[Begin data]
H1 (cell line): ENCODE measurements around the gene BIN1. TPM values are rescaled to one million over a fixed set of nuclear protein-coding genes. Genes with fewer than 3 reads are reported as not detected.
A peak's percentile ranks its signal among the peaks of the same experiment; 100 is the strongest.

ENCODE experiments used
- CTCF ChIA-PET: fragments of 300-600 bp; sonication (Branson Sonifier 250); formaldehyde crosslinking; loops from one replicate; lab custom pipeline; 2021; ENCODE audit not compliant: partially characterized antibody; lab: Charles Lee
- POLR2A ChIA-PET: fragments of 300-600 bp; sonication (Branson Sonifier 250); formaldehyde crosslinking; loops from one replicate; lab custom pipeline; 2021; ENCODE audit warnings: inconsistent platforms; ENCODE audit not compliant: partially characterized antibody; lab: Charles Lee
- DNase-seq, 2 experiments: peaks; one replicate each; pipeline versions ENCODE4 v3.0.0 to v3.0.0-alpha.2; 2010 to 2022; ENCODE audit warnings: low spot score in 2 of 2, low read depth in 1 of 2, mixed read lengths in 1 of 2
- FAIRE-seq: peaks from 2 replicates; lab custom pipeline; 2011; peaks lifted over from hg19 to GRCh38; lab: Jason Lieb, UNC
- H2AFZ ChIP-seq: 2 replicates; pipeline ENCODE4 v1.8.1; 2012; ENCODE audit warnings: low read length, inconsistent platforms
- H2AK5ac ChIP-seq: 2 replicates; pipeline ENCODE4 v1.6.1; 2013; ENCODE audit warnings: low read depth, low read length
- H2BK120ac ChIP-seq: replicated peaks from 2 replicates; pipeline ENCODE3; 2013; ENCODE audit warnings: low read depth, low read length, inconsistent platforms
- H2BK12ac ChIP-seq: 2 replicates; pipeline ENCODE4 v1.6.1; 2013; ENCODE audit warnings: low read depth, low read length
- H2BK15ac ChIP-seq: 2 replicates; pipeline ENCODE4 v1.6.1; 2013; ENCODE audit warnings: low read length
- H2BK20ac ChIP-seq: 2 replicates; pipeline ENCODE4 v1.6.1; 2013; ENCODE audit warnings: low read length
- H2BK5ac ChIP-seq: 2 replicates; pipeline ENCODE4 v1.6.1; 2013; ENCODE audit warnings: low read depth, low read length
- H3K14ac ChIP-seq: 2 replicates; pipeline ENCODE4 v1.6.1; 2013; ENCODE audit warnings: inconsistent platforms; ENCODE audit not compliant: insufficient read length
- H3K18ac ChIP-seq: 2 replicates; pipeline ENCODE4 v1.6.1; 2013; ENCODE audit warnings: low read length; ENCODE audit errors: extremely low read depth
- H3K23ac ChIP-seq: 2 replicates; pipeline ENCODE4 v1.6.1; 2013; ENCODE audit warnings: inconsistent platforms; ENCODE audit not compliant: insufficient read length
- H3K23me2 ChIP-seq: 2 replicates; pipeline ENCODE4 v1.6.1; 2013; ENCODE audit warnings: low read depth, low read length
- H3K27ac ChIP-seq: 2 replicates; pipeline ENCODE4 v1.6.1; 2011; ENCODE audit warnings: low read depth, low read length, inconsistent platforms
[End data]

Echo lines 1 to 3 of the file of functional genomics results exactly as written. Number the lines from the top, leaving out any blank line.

H1 (cell line): ENCODE measurements around the gene BIN1. TPM values are rescaled to one million over a fixed set of nuclear protein-coding genes. Genes with fewer than 3 reads are reported as not detected.
A peak's percentile ranks its signal among the peaks of the same experiment; 100 is the strongest.

ENCODE experiments used